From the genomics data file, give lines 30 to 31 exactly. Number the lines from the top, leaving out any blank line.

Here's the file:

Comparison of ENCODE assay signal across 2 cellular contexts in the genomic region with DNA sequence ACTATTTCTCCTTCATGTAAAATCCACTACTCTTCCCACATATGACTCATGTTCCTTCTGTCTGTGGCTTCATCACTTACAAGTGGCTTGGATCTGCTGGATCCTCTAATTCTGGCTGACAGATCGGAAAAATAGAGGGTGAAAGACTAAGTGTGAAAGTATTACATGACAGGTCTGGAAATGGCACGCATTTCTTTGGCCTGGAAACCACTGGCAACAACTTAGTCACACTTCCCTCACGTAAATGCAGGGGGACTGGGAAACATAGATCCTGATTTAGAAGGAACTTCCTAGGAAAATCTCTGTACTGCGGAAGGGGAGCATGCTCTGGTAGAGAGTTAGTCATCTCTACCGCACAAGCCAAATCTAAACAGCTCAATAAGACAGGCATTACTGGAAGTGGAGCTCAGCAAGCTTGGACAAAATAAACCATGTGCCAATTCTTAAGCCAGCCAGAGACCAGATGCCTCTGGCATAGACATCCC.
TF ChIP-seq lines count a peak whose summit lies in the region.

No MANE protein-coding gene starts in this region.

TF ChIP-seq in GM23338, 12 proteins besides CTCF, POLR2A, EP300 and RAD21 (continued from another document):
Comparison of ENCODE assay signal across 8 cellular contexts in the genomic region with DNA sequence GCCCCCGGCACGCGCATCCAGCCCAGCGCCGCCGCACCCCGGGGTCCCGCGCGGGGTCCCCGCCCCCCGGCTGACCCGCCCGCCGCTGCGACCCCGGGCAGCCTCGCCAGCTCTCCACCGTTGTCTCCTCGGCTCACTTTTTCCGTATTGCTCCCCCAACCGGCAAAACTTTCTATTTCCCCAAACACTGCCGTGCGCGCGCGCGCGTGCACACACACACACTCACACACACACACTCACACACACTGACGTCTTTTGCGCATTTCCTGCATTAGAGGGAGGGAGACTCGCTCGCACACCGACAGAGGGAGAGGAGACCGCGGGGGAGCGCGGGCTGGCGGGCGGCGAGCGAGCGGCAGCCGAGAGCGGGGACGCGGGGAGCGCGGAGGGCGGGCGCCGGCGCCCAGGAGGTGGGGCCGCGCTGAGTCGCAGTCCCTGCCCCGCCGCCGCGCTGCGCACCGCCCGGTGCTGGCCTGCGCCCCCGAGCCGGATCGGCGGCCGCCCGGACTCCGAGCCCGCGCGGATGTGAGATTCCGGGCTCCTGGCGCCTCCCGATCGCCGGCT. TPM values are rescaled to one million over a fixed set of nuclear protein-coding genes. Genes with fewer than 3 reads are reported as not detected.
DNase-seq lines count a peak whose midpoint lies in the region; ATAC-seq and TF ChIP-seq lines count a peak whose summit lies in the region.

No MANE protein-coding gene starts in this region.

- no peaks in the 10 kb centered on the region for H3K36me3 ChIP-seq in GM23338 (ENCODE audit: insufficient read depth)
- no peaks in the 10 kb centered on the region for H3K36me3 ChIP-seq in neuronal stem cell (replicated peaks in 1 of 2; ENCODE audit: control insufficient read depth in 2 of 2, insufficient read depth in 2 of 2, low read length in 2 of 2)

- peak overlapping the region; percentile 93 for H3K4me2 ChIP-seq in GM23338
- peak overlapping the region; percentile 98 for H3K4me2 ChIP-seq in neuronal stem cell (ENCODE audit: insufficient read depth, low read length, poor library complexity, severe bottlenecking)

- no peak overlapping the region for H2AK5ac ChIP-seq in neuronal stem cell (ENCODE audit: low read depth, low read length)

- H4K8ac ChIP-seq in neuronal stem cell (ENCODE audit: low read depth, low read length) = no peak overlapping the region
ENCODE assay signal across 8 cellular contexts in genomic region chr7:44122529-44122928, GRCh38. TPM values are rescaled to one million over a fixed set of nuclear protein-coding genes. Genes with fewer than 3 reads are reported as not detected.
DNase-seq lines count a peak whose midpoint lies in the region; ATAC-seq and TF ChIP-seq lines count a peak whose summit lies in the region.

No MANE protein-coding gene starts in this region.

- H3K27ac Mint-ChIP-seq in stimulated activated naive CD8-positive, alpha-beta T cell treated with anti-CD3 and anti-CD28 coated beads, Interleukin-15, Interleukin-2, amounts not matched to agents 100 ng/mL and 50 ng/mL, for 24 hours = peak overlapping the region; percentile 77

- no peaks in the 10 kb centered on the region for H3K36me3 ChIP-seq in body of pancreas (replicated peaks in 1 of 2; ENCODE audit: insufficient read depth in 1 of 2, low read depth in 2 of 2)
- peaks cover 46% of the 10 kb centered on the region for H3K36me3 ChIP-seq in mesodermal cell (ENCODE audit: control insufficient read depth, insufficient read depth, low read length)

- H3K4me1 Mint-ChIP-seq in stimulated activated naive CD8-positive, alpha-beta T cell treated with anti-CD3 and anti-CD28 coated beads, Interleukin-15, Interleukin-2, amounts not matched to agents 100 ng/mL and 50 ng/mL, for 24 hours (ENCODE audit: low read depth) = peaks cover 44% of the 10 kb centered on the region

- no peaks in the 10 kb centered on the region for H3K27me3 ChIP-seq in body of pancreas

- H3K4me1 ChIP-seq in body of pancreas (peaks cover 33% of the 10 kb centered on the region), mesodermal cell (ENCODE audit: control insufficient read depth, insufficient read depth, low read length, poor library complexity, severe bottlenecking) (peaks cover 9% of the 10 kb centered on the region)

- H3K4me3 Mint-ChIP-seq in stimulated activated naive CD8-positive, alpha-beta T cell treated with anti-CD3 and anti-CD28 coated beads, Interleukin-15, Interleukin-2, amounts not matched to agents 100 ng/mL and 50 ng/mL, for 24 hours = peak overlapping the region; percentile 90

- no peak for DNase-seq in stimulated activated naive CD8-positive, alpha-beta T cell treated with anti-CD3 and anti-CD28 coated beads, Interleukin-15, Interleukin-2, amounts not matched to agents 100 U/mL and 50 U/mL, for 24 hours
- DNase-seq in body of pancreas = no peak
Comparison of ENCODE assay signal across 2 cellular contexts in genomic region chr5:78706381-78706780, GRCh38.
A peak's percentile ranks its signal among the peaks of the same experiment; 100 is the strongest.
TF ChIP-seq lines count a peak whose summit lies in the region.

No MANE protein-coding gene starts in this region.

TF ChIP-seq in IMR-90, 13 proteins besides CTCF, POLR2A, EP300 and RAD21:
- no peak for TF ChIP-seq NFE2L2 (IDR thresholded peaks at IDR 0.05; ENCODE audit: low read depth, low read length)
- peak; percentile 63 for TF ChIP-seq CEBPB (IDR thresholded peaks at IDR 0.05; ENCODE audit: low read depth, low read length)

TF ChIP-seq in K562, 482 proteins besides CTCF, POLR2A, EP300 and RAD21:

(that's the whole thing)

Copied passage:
TF ChIP-seq in IMR-90, 13 proteins besides CTCF, POLR2A, EP300 and RAD21:
- no peak for TF ChIP-seq NFE2L2 (IDR thresholded peaks at IDR 0.05; ENCODE audit: low read depth, low read length)